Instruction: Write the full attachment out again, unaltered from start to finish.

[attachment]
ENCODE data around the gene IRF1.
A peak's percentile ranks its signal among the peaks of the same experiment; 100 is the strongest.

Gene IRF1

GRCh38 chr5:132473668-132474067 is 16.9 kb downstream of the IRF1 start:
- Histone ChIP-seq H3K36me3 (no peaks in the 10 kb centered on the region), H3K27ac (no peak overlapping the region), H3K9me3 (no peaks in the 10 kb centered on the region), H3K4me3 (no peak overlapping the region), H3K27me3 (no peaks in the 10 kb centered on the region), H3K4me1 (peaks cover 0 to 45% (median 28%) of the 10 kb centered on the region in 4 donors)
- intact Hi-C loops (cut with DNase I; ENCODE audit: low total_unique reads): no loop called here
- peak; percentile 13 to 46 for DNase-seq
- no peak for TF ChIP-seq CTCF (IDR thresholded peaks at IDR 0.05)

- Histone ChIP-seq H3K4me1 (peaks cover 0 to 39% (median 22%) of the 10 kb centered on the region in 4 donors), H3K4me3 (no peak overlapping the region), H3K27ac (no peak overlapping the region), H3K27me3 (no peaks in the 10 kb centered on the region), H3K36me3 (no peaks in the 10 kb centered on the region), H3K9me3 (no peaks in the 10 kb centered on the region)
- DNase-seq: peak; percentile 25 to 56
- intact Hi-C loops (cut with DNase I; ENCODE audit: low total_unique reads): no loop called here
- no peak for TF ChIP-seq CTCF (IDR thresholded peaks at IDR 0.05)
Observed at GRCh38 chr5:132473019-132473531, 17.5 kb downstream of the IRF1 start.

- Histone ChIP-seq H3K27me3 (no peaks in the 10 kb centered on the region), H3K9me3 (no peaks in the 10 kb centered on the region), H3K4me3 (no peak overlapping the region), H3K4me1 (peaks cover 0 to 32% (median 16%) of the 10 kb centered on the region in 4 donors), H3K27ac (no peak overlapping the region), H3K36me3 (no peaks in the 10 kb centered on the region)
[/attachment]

ENCODE data around the gene IRF1.
A peak's percentile ranks its signal among the peaks of the same experiment; 100 is the strongest.

Gene IRF1

GRCh38 chr5:132473668-132474067 is 16.9 kb downstream of the IRF1 start:
- Histone ChIP-seq H3K36me3 (no peaks in the 10 kb centered on the region), H3K27ac (no peak overlapping the region), H3K9me3 (no peaks in the 10 kb centered on the region), H3K4me3 (no peak overlapping the region), H3K27me3 (no peaks in the 10 kb centered on the region), H3K4me1 (peaks cover 0 to 45% (median 28%) of the 10 kb centered on the region in 4 donors)
- intact Hi-C loops (cut with DNase I; ENCODE audit: low total_unique reads): no loop called here
- peak; percentile 13 to 46 for DNase-seq
- no peak for TF ChIP-seq CTCF (IDR thresholded peaks at IDR 0.05)

- Histone ChIP-seq H3K4me1 (peaks cover 0 to 39% (median 22%) of the 10 kb centered on the region in 4 donors), H3K4me3 (no peak overlapping the region), H3K27ac (no peak overlapping the region), H3K27me3 (no peaks in the 10 kb centered on the region), H3K36me3 (no peaks in the 10 kb centered on the region), H3K9me3 (no peaks in the 10 kb centered on the region)
- DNase-seq: peak; percentile 25 to 56
- intact Hi-C loops (cut with DNase I; ENCODE audit: low total_unique reads): no loop called here
- no peak for TF ChIP-seq CTCF (IDR thresholded peaks at IDR 0.05)
Observed at GRCh38 chr5:132473019-132473531, 17.5 kb downstream of the IRF1 start.

- Histone ChIP-seq H3K27me3 (no peaks in the 10 kb centered on the region), H3K9me3 (no peaks in the 10 kb centered on the region), H3K4me3 (no peak overlapping the region), H3K4me1 (peaks cover 0 to 32% (median 16%) of the 10 kb centered on the region in 4 donors), H3K27ac (no peak overlapping the region), H3K36me3 (no peaks in the 10 kb centered on the region)